Often these proposed textual histories include scribal error as the initial cause of the early variant.In 1699 Louis Ellies Dupin discussed the possibility: "..those two verses beginning with the same words, it was easy for the copiers to omit one by negligence, nothing being more usual than when the same word is in two periods that follow one another, for the copier to pass from the word of the first period to that which follows in the second." "It was far more easy for a transcriber, by turning away his eye, or by the obscurity of the copy, it being obliterated or defaced on the top or bottom of a page, or worn away in such materials as the ancients had to write upon, to lose and omit the passage, than for an interpolator to devise and insert it; he must be very bold and impudent, that could hope to escape detection and shame, and profane too, that durst venture to make an addition to a supposed sacred book." Anthony Kohlmann asked and answered the question, "what reason can you assign for so notable an omission in some old manuscripts?" Kohlmann pointed to homoeoteleuton and doctrinal motivations and included an analogy to another verse which some attempted to excise.
Isaac Newton took a similar approach as Erasmus, looking to Jerome as the principal figure in placing the Comma in the Bible.
Newton's comment that from Matthew "they tried at first to derive the Trinity" implies that for the conjectured interpolation, "the Trinity" was the motive.
Richard Simon believed the verse began in a Greek scholium, while Herbert Marsh posited the origin as a Latin scholium.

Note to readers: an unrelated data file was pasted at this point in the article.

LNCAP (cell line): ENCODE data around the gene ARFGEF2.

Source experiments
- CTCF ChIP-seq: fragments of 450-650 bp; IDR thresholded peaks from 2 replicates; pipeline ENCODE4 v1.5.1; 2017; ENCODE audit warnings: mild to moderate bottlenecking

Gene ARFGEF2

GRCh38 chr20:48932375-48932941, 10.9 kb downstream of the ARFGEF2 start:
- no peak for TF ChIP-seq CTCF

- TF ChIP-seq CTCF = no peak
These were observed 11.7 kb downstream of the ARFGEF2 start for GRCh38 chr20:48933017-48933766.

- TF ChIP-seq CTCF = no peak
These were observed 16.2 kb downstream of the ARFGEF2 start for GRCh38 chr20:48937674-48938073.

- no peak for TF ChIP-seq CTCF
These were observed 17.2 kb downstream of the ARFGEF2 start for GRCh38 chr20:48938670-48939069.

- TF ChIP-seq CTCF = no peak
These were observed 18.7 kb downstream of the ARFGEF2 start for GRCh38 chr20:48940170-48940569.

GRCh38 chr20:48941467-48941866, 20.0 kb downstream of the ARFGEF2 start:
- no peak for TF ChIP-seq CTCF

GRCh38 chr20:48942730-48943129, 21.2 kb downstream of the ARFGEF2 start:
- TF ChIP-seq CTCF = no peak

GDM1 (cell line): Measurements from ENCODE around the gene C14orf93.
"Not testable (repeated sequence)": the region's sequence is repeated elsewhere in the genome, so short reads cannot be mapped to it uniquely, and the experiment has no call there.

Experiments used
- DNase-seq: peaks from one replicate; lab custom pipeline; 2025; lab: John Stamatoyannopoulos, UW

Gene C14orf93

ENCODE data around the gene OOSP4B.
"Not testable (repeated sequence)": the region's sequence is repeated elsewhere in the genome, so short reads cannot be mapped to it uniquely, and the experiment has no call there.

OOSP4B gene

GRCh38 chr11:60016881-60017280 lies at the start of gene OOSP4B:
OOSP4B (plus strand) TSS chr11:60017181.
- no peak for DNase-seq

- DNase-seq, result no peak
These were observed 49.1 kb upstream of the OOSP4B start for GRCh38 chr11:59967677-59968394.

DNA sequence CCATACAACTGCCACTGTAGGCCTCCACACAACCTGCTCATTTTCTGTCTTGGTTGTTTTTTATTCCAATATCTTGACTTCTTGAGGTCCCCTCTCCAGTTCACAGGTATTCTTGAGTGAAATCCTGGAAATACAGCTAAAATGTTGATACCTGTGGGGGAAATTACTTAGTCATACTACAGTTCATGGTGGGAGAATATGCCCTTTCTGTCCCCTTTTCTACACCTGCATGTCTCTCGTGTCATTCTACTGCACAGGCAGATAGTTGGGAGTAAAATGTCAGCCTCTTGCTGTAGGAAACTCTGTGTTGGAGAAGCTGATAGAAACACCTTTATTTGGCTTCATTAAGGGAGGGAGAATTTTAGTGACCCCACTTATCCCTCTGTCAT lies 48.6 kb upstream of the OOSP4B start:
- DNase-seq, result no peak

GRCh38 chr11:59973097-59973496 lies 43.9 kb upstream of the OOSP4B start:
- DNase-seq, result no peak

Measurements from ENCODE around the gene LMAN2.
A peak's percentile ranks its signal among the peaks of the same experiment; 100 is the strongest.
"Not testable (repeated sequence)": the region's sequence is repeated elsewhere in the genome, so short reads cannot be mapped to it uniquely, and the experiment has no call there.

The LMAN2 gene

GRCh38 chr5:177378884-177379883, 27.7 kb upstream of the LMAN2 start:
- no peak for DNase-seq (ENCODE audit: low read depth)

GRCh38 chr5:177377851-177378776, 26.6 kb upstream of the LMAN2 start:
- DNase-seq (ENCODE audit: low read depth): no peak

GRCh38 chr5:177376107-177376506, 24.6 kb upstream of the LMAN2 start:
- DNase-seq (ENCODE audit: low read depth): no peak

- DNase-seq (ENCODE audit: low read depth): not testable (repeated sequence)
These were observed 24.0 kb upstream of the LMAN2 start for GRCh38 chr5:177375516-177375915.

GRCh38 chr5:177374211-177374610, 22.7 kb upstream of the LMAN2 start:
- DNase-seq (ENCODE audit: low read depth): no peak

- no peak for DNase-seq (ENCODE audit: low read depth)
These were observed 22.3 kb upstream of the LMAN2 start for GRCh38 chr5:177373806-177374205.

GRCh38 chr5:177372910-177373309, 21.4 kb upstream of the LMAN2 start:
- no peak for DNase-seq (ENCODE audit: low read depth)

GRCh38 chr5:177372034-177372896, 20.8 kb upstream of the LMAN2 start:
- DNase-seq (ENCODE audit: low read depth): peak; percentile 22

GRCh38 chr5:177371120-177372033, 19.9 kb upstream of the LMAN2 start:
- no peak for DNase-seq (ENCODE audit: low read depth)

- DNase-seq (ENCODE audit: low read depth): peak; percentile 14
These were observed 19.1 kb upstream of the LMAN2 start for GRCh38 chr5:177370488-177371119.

Richard Porson was a major figure in the opposition to the authenticity of the verse.
His theory of spurious origin involved Tertullian and Cyprian, and also the interpretation by Augustine which led to a marginal note.
And, in the Porson theory, that marginal note was in the Bible text used by the author of the Confession of Faith at the Council of Carthage of 484 AD. It is then that we suppose it to have crawled into notice on the strength of Pseudo-Jerome's recommendation." Johann Jakob Griesbach wrote his Diatribe in Locum 1 Joann V.
Porson also considered the Vulgate Prologue as spurious, a forgery not written by Jerome, and this Prologue was responsible for the entrance into the Vulgate. 7, 8 in 1806, as an Appendix to his Critical Edition of the New Testament.
In the Diatribe, Griesbach "expresses his conviction that the seventh verse rests upon the authority of Vigilius Tapsensis." The 1808 Improved Version, with Thomas Belsham contributing, followed Griesbach on the idea of Tapsensis authority, combined with enhancing the forgery intimations of Gibbon.
In 1516, Desiderius Erasmus published the first modern Greek critical text, Novum Instrumentum omne. The first two lacked the Comma, which was first included in the 1522 edition of his Greek New Testament.